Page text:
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Everyone outdoors

Everyone outdoors

Whether your preference is a "fall classic" or a Garbage Bowl, a pickup football game is a guaranteed good time for both children and adults. Don't forget the hot chocolate during the game and the snacks to replenish everyone's energy afterward, such as our Krispy Toast wrap. Touchdown, Flamingo!

Fall football

What could be more energizing than a good football game between friends, sporting jerseys that have seen better days but with which we can't bear to part? It's easy: just get a football, at least 6 of your friends and some good food for after the game.

How to play

Plan de positionnement

  1. Form 2 teams with at least 3 players a side. If you have an odd number of players, assign someone – preferably the best athlete in the group – to play quaterback for both teams.
  2. Find a place – a stretch of road, a park, etc. – about 40 yards (120 feet) in length that will allow you to play at least 2 downs. If the pavement is dry, you can designate the end zones with chalk, but it's just as easy to select a marker, such as a parked car, a lamppost or a utility pole. Choose 2 other objects along the street to serve as distance markers for the downs. When a team reaches each marker, it gets the down.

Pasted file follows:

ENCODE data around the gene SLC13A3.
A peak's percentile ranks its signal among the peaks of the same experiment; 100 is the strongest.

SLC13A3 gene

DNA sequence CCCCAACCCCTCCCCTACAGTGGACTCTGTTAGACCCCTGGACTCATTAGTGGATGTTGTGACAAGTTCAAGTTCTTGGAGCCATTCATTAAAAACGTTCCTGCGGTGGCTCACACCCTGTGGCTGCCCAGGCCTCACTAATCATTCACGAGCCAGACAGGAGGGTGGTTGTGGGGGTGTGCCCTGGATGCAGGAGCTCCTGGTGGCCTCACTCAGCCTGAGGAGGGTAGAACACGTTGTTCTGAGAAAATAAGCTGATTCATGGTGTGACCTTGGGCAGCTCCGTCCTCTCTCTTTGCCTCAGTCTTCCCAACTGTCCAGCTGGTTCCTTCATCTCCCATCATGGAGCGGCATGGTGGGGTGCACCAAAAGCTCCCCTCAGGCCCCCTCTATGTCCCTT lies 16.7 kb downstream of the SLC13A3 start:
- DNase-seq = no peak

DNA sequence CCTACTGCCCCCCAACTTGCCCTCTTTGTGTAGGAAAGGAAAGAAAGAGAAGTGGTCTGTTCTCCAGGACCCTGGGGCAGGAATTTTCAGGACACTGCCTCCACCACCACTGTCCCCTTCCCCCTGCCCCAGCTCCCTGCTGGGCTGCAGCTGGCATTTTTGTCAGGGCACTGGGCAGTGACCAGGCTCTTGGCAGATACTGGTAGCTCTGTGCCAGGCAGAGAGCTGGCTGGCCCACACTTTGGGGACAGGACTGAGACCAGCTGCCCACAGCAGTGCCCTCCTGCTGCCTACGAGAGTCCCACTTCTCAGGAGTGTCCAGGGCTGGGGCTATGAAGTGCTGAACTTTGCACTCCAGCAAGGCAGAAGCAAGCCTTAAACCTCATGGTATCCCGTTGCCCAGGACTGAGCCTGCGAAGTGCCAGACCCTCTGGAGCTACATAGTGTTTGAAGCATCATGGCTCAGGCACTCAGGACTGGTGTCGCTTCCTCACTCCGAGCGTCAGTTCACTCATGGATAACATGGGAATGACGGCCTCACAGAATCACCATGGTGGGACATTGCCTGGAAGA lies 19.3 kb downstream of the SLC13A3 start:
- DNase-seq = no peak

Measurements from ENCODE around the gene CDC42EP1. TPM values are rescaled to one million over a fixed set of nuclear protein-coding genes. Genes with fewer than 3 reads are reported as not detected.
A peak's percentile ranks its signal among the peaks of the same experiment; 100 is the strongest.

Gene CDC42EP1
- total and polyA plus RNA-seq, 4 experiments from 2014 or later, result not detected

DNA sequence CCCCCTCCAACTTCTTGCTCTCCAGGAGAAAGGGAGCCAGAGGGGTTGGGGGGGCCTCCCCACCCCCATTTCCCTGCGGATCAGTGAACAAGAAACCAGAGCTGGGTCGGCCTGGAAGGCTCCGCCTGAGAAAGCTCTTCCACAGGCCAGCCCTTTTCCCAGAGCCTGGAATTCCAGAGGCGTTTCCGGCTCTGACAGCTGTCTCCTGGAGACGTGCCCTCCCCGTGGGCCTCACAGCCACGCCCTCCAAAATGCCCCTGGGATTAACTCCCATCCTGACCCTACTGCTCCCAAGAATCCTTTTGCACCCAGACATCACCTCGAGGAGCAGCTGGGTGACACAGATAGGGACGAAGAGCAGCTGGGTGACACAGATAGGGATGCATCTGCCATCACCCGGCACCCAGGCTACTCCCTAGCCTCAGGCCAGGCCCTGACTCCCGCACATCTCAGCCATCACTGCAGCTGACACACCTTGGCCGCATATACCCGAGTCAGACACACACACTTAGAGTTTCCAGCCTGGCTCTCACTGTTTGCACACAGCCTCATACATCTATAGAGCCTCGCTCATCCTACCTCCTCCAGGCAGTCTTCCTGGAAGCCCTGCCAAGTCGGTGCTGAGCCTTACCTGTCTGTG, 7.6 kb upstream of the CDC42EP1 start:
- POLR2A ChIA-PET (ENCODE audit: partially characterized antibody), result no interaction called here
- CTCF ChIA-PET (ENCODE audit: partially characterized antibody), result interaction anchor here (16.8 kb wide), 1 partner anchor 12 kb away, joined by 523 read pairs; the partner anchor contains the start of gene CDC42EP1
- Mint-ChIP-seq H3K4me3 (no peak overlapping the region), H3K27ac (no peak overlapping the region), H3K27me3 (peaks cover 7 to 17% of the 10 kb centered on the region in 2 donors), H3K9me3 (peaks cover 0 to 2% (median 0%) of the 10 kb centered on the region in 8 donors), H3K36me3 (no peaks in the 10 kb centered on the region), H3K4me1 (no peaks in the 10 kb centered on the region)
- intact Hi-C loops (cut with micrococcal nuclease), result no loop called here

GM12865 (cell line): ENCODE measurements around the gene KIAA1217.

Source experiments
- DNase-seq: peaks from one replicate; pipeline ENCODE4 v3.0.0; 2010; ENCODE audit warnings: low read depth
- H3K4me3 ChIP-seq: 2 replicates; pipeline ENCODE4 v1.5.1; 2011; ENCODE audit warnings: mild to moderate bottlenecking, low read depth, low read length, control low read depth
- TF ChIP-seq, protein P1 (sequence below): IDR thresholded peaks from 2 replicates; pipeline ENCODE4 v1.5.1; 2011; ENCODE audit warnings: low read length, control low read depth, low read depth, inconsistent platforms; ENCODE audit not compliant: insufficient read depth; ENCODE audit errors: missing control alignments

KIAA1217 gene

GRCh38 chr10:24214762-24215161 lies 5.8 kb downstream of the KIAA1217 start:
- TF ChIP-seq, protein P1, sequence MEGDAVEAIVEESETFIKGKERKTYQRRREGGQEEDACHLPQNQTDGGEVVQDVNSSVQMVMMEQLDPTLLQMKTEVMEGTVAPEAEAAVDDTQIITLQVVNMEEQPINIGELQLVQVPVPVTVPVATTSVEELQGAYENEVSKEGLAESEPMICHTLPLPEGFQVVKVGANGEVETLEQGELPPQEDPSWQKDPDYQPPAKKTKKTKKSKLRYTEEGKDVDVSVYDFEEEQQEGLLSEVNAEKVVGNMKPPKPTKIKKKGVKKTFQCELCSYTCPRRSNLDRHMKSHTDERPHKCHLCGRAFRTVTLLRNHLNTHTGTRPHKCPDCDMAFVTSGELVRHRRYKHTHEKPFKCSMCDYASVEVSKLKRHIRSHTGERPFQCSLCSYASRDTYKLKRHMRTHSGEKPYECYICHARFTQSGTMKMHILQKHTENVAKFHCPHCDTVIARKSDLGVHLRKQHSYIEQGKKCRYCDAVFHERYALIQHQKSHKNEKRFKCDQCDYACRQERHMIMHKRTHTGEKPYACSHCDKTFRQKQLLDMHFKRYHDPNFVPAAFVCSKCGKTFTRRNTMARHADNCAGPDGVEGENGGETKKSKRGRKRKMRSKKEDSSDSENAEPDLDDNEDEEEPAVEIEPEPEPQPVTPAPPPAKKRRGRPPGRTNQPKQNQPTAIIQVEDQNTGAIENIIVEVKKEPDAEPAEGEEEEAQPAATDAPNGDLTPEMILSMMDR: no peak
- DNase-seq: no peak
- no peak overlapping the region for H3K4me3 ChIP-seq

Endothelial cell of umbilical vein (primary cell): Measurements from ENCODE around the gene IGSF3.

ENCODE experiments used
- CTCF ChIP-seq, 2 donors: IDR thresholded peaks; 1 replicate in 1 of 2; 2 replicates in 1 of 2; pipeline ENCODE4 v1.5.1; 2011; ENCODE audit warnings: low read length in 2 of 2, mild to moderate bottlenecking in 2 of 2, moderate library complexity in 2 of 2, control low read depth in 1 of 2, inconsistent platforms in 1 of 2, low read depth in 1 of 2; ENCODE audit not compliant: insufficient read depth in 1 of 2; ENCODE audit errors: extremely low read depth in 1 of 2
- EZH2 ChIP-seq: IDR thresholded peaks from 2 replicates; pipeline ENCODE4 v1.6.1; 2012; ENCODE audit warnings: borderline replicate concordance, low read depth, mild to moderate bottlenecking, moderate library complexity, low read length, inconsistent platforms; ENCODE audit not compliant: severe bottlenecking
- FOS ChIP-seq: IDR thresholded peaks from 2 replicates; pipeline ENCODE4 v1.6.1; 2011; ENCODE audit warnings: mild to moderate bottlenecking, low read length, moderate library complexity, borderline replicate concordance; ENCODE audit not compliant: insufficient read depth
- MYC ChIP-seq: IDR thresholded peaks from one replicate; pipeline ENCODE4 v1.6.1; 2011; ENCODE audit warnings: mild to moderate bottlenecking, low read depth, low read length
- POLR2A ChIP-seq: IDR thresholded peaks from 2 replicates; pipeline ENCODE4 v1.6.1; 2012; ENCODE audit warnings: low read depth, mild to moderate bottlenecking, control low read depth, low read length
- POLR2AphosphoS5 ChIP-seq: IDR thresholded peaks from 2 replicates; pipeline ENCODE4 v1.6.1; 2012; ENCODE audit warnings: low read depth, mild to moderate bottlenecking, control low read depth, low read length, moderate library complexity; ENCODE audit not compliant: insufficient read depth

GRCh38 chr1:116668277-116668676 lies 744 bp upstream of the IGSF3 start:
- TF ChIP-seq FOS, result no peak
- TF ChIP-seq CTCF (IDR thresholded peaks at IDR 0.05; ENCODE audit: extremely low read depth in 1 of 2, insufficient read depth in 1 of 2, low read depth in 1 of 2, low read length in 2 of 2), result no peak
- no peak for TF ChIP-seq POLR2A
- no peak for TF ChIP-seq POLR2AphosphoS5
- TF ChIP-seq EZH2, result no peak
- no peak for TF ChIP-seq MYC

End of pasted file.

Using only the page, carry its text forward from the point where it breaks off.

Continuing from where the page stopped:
3. Remember, it's a game! So, we're sticking to touch football or flag football rules so no one gets hurt. For touch football, the down ends when the defending team simply touches the ball carrier. In flag football, the object is to pull off either of the 2 flags attached to the ball carrier's waist or hanging from his or her pocket.
  4. The play is initiated by the quarterback, but it's the team on defense that starts a 3-second countdown by chanting "one Mississippi, two Mississippi, three Mississippi." At the end of the count, the quarterback must either throw the ball or run upfield, er, very quickly.
  5. Determine in advance how long the game will last or what the winning score will be (in multiples of 7 for each touchdown). For example, your game could last 30 minutes or until the first team reaches 28 points.
  6. Finally, have the teams call heads or tails during a coin toss to determine which one will take possession of the ball first. The game will start on that team's goal line. Since it's a friendly game, limit yourselves to 2 or 3 downs for scoring a touchdown, failing which the opposing team gets possession of the ball. If your team has a good kicker, you can always punt.

For the rest, make up your own rules, bring along some cheerleaders, select 2 captains to pick players for each team, and you're all set. Good luck!

Winter football

The biggest difference between playing football in the fall and the winter is, of course, the snow. This changes the approach slightly, so follow the same rules that you would for fall football, with a couple of minor adjustments:

  1. Snowbanks lining the streets open up an essential aspect of football: the pleasure of tackling your opponent! Of course, this assumes there's enough snow to cushion both bodies fairly comfortably. If children are playing, however, take it easy out there, OK?
  2. In damp conditions, a foam football will absorb a lot of water and become heavy. In winter, it's best to use a ball made of rubber. But do watch out for cars and surrounding windows – an accident can happen quickly. (For an example of a safe product that children will also like, go here.)